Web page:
The European consortium, comprising Airbus Helicopters, Thales and MDBA, has been selected to conduct a de-risking study for the mid-life upgrade (MLU) of the Tiger attack helicopter to the Mk 3 standard.

The new de-risking contract has been awarded by the European Organisation for Joint Armament Co-operation (OCCAR) on behalf of three armament agencies.

The agencies include France’s Direction générale de l’armement (DGA), Germany’s Federal Office of Bundeswehr Equipment, Information Technology and In-Service Support (BAAINBw) and the Directorate-General for Armament and Material (DGAM) of Spain.

Under the deal, the three nations will work in collaboration for the development of new features for the Tiger helicopter.

In addition, the countries will join forces to identify the innovations required to improve the survivability of the aircraft and ensure its full operational capability beyond 2040.

“This contract is another step forward for Europe’s defence community and the consolidation of our industry.”

The upgrade work on Tiger will provide the French, German and Spain armed forces with a modernised attack helicopter fleet that is fully prepared to address new and emerging threats.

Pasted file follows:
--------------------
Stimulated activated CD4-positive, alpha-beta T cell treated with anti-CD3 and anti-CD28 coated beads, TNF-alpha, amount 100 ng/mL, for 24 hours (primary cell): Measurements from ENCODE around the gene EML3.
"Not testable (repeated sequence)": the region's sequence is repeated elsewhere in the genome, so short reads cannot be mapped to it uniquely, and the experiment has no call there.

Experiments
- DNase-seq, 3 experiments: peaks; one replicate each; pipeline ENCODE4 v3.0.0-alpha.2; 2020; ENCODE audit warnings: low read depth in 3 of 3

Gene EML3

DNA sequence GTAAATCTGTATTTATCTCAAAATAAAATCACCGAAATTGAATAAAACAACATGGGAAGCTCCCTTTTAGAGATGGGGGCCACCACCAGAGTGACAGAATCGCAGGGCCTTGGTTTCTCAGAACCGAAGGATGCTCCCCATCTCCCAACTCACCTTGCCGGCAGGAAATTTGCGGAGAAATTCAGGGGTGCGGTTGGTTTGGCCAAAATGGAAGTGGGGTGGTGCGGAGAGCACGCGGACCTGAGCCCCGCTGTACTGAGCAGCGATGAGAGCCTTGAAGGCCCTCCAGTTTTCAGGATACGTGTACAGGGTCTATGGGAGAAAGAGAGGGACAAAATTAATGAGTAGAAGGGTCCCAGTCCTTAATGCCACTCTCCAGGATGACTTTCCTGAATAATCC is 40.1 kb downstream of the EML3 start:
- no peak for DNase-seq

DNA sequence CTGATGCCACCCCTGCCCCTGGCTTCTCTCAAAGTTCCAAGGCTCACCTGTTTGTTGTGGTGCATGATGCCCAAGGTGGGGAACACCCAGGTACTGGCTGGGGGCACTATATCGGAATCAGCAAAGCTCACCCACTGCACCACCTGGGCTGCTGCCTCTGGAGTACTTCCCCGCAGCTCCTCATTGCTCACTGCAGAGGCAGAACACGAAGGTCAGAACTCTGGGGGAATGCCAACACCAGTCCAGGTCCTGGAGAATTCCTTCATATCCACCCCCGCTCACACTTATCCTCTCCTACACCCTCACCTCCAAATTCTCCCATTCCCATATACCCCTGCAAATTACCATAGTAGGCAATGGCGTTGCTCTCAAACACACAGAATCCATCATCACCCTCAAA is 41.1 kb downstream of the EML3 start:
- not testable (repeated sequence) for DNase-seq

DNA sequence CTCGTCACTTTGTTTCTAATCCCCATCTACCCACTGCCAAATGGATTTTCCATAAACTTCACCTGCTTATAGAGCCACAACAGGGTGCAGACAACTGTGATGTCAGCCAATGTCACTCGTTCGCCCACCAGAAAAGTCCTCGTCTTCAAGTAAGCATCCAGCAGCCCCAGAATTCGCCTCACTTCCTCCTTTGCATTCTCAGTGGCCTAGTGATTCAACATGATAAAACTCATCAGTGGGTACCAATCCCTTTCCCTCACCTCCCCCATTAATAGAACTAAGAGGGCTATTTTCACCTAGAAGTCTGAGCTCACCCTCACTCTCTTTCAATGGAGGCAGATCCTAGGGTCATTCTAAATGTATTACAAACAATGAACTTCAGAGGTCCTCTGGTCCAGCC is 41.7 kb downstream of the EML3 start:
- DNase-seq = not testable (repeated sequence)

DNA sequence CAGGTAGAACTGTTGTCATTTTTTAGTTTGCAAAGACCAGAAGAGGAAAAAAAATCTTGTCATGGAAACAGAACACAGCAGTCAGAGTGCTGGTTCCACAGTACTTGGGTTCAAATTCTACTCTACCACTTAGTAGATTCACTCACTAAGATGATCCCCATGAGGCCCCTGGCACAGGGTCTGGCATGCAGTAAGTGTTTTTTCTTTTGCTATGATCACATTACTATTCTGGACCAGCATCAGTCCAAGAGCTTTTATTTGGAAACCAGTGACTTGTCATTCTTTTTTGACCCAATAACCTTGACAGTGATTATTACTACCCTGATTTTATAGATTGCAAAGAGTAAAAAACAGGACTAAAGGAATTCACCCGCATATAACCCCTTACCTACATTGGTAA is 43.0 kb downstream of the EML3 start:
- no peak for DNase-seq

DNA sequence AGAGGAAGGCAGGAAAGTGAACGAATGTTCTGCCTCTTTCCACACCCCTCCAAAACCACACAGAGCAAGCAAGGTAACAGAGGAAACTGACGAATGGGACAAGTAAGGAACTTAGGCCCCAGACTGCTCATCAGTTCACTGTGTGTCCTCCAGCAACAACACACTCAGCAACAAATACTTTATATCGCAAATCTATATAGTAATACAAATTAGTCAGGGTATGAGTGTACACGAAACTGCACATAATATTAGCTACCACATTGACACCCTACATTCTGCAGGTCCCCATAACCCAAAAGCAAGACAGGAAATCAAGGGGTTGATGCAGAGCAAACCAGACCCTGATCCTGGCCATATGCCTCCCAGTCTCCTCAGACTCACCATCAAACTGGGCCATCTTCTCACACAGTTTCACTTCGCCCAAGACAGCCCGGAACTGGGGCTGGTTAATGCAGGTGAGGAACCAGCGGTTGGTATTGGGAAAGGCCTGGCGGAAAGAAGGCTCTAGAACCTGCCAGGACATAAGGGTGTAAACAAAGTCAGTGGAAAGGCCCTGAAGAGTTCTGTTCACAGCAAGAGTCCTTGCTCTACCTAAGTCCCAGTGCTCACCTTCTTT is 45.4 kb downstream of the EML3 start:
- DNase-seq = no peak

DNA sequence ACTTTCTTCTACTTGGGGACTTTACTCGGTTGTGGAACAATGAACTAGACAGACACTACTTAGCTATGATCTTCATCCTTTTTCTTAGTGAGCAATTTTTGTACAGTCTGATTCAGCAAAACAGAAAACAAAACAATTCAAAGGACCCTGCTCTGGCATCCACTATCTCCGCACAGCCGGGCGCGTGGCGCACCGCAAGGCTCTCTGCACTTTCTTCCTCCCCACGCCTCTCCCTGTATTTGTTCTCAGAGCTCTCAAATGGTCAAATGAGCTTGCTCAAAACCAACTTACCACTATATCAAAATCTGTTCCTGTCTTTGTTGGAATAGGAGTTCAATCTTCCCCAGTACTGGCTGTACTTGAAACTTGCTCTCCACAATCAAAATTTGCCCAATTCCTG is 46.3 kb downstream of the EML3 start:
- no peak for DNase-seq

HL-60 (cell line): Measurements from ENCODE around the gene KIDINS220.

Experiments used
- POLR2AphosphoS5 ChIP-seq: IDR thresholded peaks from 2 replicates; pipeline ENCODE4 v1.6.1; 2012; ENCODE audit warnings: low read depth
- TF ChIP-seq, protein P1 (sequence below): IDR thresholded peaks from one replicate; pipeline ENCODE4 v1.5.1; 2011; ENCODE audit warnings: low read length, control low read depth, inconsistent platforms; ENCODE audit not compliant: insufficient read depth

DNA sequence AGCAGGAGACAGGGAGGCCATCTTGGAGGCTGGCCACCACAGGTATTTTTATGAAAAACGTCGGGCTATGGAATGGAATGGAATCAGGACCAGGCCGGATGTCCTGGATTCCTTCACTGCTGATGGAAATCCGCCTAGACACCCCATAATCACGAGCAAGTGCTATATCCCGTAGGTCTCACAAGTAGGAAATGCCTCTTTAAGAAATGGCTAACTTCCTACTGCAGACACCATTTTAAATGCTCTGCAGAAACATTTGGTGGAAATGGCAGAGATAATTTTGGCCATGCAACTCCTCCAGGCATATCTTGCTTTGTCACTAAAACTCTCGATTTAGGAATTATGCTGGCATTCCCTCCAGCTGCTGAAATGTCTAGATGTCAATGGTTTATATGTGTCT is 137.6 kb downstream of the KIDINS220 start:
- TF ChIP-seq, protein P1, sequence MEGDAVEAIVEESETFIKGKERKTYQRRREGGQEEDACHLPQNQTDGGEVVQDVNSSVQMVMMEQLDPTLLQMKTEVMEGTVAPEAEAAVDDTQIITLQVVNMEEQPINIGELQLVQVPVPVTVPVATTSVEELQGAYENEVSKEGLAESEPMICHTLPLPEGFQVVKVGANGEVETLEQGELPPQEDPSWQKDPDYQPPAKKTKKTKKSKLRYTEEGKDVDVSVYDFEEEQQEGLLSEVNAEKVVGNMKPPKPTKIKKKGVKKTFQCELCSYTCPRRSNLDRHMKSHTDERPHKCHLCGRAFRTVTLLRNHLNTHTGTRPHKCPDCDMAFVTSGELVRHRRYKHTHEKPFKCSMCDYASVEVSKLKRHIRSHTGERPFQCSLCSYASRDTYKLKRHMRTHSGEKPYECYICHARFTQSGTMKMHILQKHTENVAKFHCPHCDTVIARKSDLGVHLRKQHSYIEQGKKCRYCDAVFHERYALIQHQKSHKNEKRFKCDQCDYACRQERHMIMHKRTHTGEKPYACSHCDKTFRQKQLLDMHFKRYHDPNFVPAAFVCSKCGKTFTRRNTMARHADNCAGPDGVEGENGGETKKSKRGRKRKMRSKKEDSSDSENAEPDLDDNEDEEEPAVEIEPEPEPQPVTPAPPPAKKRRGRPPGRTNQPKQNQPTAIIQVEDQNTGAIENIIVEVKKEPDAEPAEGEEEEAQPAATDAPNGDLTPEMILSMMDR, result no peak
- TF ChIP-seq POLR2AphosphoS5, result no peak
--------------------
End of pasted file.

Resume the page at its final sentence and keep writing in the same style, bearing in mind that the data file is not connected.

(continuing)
Thales Helicopter Avionics activities vice-president Christian Bardot said: “This contract is another step forward for Europe’s defence community and the consolidation of our industry.

“It is a further endorsement of our technological excellence, our technical expertise in Tiger systems, and the benefits of constructive cooperation within the European industry, and with Airbus Helicopters in particular.”

To date, a total of 178 Tiger attack helicopters have been delivered to France, Germany, Spain and Australia.

Manufactured by Airbus Helicopters, the Tiger aircraft is a multi-role attack helicopter that has been designed specifically to conduct different operations such as armed reconnaissance, air or ground escort, air-to-air combat, ground fire support, destruction and anti-tank warfare.

The helicopter is capable of carrying out its range of missions during the day and night and in adverse weather conditions.